However, in 2008 and again in 2009, Schrader was denied the opportunity to receive a shotgun as a gift, or to purchase a handgun for personal protection. He even was told by the FBI to dispose of or surrender any firearms he might have or face criminal prosecution.

"Schrader's dilemma," explained SAF Executive Vice President Alan Gottlieb, "is that until recently, Maryland law did not set forth a maximum sentence for the crime of misdemeanor assault. Because of that, he is now being treated like a felon and his gun rights have been denied.

"No fair-minded person can tolerate gun control laws being applied this way," he said. "Mr. Schrader's case is a great example of why gun owners cannot trust government bureaucrats to enforce gun laws."


A .pdf of the complaint is attached.

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#2 Buzzard


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Posted 17 October 2010 - 09:34 AM

This case could have as effect on people convicted of domestic battery, could it not?

#3 lockman


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Posted 17 October 2010 - 09:35 AM

About time. Hopefully this will address the domestic violence "exception" to simple battery (perceived, fabricated or real).

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#4 mauserme

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Posted 29 November 2010 - 02:03 PM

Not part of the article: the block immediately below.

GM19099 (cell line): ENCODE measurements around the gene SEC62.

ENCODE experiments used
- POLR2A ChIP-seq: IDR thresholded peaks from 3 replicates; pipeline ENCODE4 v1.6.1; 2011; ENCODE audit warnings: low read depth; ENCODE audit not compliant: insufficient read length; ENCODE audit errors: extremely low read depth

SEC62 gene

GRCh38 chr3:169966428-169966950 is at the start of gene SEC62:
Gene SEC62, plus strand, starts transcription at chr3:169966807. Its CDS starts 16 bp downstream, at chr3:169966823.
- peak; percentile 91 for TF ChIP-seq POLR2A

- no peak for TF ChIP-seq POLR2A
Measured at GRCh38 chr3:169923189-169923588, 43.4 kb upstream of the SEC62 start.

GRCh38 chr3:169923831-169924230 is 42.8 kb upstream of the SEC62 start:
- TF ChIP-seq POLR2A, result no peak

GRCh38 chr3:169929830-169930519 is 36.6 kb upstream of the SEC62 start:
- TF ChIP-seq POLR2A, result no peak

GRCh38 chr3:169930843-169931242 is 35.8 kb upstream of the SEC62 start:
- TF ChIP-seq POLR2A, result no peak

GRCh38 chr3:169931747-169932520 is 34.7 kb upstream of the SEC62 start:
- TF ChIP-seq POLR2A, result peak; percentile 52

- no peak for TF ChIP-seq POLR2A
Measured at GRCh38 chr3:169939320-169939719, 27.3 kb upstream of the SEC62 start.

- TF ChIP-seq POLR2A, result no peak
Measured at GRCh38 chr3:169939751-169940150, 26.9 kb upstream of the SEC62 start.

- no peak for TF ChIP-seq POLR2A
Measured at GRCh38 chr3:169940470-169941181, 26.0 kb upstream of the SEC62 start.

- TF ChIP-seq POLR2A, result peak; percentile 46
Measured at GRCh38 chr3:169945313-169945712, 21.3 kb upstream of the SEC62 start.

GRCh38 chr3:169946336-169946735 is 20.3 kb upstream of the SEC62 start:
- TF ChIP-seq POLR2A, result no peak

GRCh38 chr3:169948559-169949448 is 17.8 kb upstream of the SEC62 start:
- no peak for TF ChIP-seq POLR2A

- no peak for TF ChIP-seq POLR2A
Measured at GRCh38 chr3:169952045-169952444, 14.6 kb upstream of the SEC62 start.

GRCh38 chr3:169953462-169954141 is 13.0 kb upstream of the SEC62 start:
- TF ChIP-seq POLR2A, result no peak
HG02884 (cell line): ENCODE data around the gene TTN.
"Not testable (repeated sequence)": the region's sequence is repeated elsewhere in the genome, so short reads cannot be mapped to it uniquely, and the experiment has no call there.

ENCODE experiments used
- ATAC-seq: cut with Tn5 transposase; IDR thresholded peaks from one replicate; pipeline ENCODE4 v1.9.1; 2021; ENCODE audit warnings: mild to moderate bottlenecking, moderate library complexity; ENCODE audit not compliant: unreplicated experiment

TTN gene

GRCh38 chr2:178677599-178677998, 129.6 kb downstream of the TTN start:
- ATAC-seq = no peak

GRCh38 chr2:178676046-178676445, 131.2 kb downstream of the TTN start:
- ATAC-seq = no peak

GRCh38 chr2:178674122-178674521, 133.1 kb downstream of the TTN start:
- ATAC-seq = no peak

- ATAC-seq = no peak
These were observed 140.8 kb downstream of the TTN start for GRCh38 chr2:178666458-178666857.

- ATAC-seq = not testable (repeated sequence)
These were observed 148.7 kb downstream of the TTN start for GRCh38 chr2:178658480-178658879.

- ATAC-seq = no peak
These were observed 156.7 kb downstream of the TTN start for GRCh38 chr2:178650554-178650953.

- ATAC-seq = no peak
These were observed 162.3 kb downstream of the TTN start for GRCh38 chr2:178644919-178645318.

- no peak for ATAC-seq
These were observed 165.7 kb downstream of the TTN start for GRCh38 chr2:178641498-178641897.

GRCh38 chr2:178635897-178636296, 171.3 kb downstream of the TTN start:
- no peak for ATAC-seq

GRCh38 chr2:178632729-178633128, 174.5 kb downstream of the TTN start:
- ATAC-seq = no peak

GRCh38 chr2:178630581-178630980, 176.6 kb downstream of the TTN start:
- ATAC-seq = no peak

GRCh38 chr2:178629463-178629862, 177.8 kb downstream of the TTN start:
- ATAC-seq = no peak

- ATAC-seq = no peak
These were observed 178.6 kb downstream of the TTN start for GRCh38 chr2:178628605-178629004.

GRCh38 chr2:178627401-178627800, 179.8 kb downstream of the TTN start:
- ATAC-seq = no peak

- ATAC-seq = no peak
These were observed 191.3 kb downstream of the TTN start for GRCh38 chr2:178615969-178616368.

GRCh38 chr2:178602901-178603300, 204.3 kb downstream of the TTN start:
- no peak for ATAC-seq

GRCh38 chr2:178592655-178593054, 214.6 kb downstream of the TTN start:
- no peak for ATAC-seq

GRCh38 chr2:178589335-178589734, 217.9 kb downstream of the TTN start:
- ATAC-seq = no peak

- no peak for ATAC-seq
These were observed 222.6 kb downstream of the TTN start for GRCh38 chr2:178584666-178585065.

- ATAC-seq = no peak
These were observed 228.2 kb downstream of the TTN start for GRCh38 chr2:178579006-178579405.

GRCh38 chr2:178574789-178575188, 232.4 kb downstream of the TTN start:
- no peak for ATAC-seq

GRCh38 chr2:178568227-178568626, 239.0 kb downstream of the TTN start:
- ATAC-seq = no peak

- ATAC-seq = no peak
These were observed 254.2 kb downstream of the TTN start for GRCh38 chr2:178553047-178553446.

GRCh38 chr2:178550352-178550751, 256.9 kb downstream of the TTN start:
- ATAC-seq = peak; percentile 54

An interesting analysis of this case:


Missing from Schrader v. Holder

The case of Jefferson Wayne Schrader and Second Amendment Foundation v. Eric Holder and Federal Bureau of Investigation is on facts well-selected for rolling back the unconstitutional provisions of 18 USC 922. However, it is missing several claims for relief that need to be included in the petition to establish a predicate for eventual appeal.

The basic problem is that in only seeking to prevent federal denial of the RKBA on the basis of a state misdemeanor, it may serve to further confirm the unconstitutional power to make it a crime to possess a firearm on a basis of something other than an explicit judicial disablement of the RKBA by a court of the same jurisdiction. The entire premise of 18 USC 922 is criminalization based on only administrative findings that the possessor is "dangerous", using any of several criteria, none of which constitute judicial due process.